Impress for success: Strategic ways to seem more hireable
Job hunting is stressful, exhausting, and ultimately humiliating. One can submit hundreds or thousands of applications only to hear back from a few, if any, employers. The worst part is that you’re probably an amazing person, but those in power can’t see that.
Unfortunately, the systems used to find gainful employment are often devoid of humanity. It’s up to you to convince employers that you’re worth hiring – especially when you’re looking for a more junior role. Let’s talk about what this means.
What does someone worth hiring look like?
As a hiring manager, I look for several qualities in a person. Employees must be reliable; I need to trust them to finish requests in a timely, astute manner. The right candidate can show their ability to comprehend requests, prioritize them, and deliver them within the requested time frame. While good hiring managers know new hires need time to understand the employer’s context, a great candidate will be able to estimate the time necessary to complete their tasks and adapt as necessary.
The right candidate is also mature enough to get along with others without destroying morale, even in times of conflict. This is not the same as “culture fit”, nor do good hiring managers use this criterion to discriminate against awkward or pessimistic people. Sadly, many employees interact more often with each other than most other people in their lives. Someone who can stay positive and motivated is crucial for a healthy work environment.
The next quality is related to maturity: a great candidate is also meticulous enough to notice and prioritize the minor details that lead to better outcomes. While I want someone who can help keep the peace when trouble arises, people who can respectfully and constructively provide criticism that improves results are infinitely valuable. Detail-oriented people are less likely to accept or deliver mediocre work, especially when they are given the right tools.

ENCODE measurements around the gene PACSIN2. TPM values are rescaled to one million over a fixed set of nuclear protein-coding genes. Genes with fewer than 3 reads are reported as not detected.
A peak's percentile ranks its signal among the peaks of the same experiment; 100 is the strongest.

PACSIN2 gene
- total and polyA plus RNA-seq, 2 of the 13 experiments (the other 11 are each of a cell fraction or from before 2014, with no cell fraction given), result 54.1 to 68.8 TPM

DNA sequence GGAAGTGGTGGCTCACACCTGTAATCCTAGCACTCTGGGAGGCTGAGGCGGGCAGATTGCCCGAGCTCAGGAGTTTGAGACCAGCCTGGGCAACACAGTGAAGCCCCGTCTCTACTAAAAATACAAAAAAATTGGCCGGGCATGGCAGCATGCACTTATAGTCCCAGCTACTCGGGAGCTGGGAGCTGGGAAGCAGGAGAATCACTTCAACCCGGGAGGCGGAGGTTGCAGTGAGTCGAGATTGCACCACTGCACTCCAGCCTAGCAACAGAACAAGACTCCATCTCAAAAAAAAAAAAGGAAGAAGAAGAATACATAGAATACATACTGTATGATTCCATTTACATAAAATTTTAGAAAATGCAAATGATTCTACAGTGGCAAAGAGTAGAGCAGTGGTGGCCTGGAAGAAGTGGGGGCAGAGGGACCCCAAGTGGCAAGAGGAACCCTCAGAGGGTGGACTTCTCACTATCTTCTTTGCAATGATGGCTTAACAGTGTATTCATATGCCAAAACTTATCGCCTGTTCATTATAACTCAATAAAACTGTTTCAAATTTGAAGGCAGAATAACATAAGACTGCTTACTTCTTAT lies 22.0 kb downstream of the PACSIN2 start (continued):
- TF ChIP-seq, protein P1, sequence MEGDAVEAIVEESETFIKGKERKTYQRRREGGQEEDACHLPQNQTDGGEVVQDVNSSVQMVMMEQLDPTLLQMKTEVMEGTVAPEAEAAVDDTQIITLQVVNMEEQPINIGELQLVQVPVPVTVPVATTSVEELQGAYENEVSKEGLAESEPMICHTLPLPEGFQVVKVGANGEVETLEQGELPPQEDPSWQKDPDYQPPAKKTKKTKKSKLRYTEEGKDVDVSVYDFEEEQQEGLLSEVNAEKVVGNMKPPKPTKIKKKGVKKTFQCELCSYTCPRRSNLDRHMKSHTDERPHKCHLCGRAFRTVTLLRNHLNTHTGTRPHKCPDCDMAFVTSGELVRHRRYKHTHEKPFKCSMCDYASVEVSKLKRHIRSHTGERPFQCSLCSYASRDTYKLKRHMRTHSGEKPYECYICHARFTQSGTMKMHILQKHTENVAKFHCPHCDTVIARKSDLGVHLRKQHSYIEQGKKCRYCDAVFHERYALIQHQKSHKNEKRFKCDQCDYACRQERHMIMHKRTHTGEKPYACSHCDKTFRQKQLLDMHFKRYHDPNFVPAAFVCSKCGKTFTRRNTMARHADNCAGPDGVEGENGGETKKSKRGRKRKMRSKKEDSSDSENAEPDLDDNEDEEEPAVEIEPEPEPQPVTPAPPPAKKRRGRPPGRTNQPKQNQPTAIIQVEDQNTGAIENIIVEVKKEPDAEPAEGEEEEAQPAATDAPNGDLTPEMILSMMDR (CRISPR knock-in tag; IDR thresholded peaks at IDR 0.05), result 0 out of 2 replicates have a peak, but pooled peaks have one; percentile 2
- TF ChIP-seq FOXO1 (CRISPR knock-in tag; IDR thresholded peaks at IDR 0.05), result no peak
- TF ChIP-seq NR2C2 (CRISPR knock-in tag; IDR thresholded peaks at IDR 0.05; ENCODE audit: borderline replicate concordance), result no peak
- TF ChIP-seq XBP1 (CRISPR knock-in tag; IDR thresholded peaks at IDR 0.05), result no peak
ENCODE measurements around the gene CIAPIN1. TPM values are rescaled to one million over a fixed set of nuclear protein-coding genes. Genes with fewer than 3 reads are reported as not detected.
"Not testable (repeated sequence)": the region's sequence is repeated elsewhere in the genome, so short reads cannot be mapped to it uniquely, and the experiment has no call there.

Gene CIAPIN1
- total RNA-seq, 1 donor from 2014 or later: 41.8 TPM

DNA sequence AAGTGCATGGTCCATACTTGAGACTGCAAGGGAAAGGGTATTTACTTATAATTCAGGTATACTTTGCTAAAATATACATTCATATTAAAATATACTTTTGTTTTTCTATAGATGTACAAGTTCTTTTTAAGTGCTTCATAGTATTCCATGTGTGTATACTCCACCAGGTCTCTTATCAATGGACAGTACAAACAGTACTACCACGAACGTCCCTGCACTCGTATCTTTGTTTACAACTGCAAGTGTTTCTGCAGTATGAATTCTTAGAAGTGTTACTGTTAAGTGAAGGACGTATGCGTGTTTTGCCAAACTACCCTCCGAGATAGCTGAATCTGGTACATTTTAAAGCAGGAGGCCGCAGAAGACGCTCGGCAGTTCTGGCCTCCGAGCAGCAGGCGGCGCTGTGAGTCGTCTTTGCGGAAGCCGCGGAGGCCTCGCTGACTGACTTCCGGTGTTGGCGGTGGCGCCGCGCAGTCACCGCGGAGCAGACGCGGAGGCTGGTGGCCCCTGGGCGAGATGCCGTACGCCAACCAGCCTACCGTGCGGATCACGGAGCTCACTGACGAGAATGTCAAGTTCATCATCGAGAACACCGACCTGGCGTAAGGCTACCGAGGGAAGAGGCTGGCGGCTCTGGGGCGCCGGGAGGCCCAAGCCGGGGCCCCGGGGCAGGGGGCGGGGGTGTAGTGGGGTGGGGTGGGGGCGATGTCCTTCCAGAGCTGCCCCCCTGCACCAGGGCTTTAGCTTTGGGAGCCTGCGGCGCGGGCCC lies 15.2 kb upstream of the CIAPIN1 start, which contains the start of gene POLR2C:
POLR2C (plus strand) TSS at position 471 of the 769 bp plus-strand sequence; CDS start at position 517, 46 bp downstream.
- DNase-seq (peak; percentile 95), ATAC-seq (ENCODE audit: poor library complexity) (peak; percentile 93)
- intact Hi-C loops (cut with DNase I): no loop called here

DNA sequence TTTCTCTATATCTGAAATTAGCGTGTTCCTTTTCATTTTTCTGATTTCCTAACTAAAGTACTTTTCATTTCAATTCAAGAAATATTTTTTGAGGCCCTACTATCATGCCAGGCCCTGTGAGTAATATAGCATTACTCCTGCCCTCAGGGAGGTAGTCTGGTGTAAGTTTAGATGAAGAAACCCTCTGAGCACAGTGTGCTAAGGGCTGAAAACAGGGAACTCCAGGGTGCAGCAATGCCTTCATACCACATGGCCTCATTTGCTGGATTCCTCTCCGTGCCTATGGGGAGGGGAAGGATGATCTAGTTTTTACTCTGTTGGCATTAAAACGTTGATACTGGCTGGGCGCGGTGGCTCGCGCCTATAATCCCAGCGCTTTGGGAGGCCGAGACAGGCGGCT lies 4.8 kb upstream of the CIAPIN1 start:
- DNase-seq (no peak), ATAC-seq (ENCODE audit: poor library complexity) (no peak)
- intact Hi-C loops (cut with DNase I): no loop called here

Finally, I seek people who are knowledgeable enough about their role to complete most of their work without constant direction, but also curious enough to continue learning and improving. Someone who knows 80% of the required skills and is excited to learn the final 20% is often a better investment than spending months (or years, not joking) shuffling through people to find that single nonexistent person who magically meets all the requirements. A good hiring manager understands that the perfect candidate does not exist and is willing to invest in their employees’ blind spots so they can improve.
Conveying your work ethic online
Review your online presence, résumé, and cover letter to see how you align with the examples of qualities employers might be seeking. If you find yourself without a lot of positive responses to job applications, it’s possible that potential employers are missing what makes you special. You can make several quick, strategic edits to become more hirable.
Get good at LinkedIn and Glassdoor
As much as people hate online resume websites, they serve a purpose for both job seekers and hiring managers. LinkedIn is one of many places internal company recruiters go to source candidates personally. Many employers also use search engines to research prospective candidates. A detailed profile will garner more views and appear higher in search engines when people look for you.
The first thing people will see when they look at your profile is your name and photo. Your photo will be one of many factors they use to judge your capabilities. Whether your profile image is a photo or a drawing, a good one makes you look approachable. That includes things like a confident smile, eye contact, good lighting, and professional attire.
My first LinkedIn image was a caricature of me smiling excitedly. While I wasn’t making eye contact with viewers, I looked like a person who wanted a job and the use of a funny drawing helped to set me apart from other digital designers.